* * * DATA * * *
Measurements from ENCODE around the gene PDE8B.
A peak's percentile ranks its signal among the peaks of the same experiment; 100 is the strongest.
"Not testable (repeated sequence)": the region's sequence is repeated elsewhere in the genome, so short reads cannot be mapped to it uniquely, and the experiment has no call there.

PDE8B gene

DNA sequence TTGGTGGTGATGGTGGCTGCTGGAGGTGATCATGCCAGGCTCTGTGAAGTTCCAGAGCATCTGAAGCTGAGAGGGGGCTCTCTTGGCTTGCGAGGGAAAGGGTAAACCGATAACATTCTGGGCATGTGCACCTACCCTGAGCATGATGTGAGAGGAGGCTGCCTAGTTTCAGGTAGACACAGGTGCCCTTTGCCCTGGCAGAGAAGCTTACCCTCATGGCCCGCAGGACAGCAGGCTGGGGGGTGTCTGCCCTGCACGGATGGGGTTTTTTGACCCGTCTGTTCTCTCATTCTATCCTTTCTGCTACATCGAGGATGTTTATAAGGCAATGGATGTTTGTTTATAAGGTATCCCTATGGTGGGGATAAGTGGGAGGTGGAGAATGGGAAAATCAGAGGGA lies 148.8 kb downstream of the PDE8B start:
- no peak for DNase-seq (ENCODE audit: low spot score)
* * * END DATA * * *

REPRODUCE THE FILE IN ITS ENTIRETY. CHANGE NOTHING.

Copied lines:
Measurements from ENCODE around the gene PDE8B.
A peak's percentile ranks its signal among the peaks of the same experiment; 100 is the strongest.
"Not testable (repeated sequence)": the region's sequence is repeated elsewhere in the genome, so short reads cannot be mapped to it uniquely, and the experiment has no call there.

PDE8B gene

DNA sequence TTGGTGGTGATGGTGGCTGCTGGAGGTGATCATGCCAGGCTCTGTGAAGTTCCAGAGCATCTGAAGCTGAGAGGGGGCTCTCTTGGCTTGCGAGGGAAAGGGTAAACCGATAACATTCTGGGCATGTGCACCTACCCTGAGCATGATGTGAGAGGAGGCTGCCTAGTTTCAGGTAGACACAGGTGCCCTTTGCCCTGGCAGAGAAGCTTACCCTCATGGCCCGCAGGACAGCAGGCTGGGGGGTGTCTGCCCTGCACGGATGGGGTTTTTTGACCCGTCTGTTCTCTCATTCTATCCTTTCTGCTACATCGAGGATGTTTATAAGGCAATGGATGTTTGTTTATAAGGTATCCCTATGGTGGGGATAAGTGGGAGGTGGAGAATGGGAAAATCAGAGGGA lies 148.8 kb downstream of the PDE8B start:
- no peak for DNase-seq (ENCODE audit: low spot score)